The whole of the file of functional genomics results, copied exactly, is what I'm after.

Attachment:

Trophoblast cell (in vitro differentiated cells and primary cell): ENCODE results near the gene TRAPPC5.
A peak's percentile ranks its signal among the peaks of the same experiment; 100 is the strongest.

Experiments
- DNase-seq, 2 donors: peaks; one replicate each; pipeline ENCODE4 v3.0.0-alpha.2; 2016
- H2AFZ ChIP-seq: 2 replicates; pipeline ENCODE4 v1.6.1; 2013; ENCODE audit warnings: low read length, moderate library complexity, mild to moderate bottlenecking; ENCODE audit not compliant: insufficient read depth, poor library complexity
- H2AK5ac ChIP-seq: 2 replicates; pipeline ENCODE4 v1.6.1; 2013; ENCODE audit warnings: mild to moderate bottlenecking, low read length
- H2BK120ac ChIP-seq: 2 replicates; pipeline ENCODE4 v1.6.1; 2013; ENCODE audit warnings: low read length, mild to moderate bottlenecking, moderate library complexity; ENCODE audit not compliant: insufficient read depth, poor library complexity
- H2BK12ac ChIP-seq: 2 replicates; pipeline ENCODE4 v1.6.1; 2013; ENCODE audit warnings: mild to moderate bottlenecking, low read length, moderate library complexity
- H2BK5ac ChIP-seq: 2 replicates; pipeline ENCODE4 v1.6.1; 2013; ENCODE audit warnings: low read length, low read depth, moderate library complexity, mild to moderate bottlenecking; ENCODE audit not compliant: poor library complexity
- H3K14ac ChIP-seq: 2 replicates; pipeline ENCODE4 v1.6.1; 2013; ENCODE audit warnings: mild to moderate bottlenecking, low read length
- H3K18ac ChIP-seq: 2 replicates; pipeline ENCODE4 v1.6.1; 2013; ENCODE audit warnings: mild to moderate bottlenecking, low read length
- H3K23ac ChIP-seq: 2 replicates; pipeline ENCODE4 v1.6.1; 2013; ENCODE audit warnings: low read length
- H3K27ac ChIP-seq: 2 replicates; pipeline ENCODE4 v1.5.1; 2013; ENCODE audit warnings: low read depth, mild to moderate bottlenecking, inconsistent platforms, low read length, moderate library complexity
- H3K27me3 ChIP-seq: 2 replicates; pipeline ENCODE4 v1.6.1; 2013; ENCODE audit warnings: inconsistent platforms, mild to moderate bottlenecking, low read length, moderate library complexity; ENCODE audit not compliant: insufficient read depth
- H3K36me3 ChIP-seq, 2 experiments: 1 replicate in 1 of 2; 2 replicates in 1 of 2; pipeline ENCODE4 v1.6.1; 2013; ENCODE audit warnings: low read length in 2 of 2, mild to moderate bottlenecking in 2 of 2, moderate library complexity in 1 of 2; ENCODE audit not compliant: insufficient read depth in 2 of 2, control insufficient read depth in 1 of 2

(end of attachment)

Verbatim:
Trophoblast cell (in vitro differentiated cells and primary cell): ENCODE results near the gene TRAPPC5.
A peak's percentile ranks its signal among the peaks of the same experiment; 100 is the strongest.

Experiments
- DNase-seq, 2 donors: peaks; one replicate each; pipeline ENCODE4 v3.0.0-alpha.2; 2016
- H2AFZ ChIP-seq: 2 replicates; pipeline ENCODE4 v1.6.1; 2013; ENCODE audit warnings: low read length, moderate library complexity, mild to moderate bottlenecking; ENCODE audit not compliant: insufficient read depth, poor library complexity
- H2AK5ac ChIP-seq: 2 replicates; pipeline ENCODE4 v1.6.1; 2013; ENCODE audit warnings: mild to moderate bottlenecking, low read length
- H2BK120ac ChIP-seq: 2 replicates; pipeline ENCODE4 v1.6.1; 2013; ENCODE audit warnings: low read length, mild to moderate bottlenecking, moderate library complexity; ENCODE audit not compliant: insufficient read depth, poor library complexity
- H2BK12ac ChIP-seq: 2 replicates; pipeline ENCODE4 v1.6.1; 2013; ENCODE audit warnings: mild to moderate bottlenecking, low read length, moderate library complexity
- H2BK5ac ChIP-seq: 2 replicates; pipeline ENCODE4 v1.6.1; 2013; ENCODE audit warnings: low read length, low read depth, moderate library complexity, mild to moderate bottlenecking; ENCODE audit not compliant: poor library complexity
- H3K14ac ChIP-seq: 2 replicates; pipeline ENCODE4 v1.6.1; 2013; ENCODE audit warnings: mild to moderate bottlenecking, low read length
- H3K18ac ChIP-seq: 2 replicates; pipeline ENCODE4 v1.6.1; 2013; ENCODE audit warnings: mild to moderate bottlenecking, low read length
- H3K23ac ChIP-seq: 2 replicates; pipeline ENCODE4 v1.6.1; 2013; ENCODE audit warnings: low read length
- H3K27ac ChIP-seq: 2 replicates; pipeline ENCODE4 v1.5.1; 2013; ENCODE audit warnings: low read depth, mild to moderate bottlenecking, inconsistent platforms, low read length, moderate library complexity
- H3K27me3 ChIP-seq: 2 replicates; pipeline ENCODE4 v1.6.1; 2013; ENCODE audit warnings: inconsistent platforms, mild to moderate bottlenecking, low read length, moderate library complexity; ENCODE audit not compliant: insufficient read depth
- H3K36me3 ChIP-seq, 2 experiments: 1 replicate in 1 of 2; 2 replicates in 1 of 2; pipeline ENCODE4 v1.6.1; 2013; ENCODE audit warnings: low read length in 2 of 2, mild to moderate bottlenecking in 2 of 2, moderate library complexity in 1 of 2; ENCODE audit not compliant: insufficient read depth in 2 of 2, control insufficient read depth in 1 of 2